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Could you please explain me what does it mean when banks refer to "Sales Frontend"?

I have heard the term in sentences like "We need to improve our sales frontend in order to stay ahead in competition." Do they mean customer services provided by the bank from front office?

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Can you provide some more context, or an example statement where you heard that phrase being used? –  Chris W. Rea Feb 14 '11 at 19:06
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I have heard the term in sentences like "We need to improve our sales frontend in order to stay ahead in competition." Do they mean customer services provided by the bank from front office? –  Nick Miller Feb 15 '11 at 4:22
    
indgroup.eu/products/ind_standard_product_packages/… From here it seems more like the online interface salespersons use when making a sale. –  DumbCoder Feb 16 '11 at 8:57
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I think "sales frontend" means employees who are assigned to talk to (potential) customers. In the case of a bank, that would be people at bank branches (for example, loan officers). "Sales backend", by contrast, would be all the people who handle a sales transaction after a customer has (at least tentatively) committed to a purchase. (Take a look at this web page for an example, though not in the banking industry, of the term "front-end" in a sales context.)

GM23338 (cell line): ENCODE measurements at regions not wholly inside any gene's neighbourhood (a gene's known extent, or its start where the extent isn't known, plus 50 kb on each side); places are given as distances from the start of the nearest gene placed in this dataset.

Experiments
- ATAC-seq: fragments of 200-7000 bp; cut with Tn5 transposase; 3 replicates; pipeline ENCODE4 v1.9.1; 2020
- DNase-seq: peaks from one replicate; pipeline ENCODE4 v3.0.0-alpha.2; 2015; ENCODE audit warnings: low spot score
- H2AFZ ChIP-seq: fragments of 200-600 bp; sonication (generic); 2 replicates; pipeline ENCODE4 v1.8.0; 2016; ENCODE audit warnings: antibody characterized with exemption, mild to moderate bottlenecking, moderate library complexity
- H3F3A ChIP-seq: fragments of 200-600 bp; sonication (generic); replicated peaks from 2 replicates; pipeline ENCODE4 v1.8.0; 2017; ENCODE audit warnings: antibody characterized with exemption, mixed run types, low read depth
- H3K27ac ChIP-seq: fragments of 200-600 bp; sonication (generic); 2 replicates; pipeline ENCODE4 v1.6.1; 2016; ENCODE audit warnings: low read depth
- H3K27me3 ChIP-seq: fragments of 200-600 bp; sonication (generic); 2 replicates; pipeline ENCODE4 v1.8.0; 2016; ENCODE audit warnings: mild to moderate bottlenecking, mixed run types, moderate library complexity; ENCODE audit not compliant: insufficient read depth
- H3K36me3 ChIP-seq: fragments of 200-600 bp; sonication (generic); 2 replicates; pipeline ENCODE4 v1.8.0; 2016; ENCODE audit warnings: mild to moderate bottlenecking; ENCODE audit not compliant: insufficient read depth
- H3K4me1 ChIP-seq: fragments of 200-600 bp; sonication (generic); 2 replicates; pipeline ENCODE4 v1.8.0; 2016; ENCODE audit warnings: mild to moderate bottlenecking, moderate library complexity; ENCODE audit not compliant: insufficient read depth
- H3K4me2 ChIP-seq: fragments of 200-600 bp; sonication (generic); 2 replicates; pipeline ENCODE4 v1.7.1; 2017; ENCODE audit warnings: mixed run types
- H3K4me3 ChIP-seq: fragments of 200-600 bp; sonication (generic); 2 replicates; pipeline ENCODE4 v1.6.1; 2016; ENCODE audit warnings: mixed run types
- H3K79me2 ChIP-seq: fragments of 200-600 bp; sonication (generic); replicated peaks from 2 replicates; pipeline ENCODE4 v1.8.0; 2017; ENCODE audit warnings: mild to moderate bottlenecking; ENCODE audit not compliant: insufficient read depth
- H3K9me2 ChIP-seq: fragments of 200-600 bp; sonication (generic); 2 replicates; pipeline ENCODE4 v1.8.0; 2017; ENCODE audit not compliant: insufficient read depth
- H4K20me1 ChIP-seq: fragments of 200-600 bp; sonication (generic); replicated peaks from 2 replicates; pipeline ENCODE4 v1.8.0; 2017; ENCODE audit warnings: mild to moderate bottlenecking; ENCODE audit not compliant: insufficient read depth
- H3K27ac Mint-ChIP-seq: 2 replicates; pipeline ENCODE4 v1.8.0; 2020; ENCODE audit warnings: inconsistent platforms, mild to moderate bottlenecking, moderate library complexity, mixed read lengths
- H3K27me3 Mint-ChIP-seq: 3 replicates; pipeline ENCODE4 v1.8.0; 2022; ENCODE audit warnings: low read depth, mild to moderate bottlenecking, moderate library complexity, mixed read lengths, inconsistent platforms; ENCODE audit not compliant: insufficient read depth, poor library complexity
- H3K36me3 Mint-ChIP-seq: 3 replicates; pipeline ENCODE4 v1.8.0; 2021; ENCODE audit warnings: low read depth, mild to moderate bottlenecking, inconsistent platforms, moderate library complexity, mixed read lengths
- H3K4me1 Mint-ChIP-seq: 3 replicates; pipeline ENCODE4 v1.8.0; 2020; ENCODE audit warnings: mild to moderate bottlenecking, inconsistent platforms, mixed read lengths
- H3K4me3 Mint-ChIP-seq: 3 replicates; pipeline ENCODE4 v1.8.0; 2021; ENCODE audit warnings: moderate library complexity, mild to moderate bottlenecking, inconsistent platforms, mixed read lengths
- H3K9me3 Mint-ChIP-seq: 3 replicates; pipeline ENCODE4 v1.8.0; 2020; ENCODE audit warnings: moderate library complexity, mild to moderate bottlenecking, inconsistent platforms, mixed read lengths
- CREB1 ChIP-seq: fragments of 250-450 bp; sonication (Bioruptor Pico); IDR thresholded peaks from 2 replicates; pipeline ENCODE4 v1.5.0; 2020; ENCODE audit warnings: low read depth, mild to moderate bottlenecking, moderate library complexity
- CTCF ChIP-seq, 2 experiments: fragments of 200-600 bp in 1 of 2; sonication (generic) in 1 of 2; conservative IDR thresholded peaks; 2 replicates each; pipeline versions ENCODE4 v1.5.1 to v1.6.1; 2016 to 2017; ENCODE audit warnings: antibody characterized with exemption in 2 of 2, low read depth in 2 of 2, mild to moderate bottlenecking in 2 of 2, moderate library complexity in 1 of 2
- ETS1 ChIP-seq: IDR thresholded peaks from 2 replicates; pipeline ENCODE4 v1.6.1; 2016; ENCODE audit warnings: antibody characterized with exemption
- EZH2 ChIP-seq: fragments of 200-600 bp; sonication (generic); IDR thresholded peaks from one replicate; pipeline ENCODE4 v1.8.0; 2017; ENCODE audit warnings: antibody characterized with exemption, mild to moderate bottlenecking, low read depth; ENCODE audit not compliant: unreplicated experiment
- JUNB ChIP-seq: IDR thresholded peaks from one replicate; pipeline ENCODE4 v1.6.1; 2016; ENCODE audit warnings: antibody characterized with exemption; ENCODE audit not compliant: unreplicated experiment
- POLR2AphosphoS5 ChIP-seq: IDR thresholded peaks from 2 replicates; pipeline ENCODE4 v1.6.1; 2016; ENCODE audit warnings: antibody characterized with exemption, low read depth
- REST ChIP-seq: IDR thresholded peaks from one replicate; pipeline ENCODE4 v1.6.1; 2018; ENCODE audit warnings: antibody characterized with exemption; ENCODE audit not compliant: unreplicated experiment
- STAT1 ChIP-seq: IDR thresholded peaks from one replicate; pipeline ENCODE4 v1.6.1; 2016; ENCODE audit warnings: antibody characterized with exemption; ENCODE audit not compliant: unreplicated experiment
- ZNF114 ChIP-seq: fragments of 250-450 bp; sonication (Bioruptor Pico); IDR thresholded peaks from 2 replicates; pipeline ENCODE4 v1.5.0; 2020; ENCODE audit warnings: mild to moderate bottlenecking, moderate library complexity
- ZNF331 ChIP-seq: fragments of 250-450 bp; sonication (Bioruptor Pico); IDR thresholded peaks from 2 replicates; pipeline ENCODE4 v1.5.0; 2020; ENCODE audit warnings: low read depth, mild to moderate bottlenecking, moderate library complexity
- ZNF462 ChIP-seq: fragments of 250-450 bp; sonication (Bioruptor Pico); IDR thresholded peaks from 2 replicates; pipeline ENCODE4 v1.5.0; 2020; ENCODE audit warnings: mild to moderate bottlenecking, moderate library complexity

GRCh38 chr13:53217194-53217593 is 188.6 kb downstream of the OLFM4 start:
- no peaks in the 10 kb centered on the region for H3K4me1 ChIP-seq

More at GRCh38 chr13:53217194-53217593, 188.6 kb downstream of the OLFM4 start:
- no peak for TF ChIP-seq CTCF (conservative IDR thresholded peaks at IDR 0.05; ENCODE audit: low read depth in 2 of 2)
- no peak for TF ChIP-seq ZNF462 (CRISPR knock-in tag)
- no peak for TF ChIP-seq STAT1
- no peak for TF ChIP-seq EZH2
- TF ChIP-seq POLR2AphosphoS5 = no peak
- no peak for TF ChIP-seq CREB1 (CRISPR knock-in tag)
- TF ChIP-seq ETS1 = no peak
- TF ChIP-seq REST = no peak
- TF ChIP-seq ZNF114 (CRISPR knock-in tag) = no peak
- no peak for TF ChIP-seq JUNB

So the sentence "We need to improve our sales frontend in order to stay ahead in competition" could be translated as "We need to hire more people because we're not getting enough inquiries about our products." (I suppose it could also mean "We need to spend more money on advertising", but I suspect that has a separate jargon of its own.) Or "We need to train our people at the branch banks to do a better job of convincing customers to buy our products."

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Depends on the context, but it's most likely shorthand for front-end load:

Often associated with class 'A' shares of a mutual fund. Also known as Sales Charge, this is a fee paid when shares are purchased. Also known as a "front-end load," this fee typically goes to the brokers that sell the fund's shares. Front-end loads reduce the amount of your investment. For example, let's say you have $1,000 and want to invest it in a mutual fund with a 5% front-end load. The $50 sales load you must pay comes off the top, and the remaining $950 will be invested in the fund. The Maximum sales load under the Investment Company Act of 1940 is 9%. The maximum sales load under NASD Rules is 8 1/2%.

This is essentially up front commission. There's also back end load, which is taken when you divest from the fund. Ideally, banks and funds compete to bring sales loads down.

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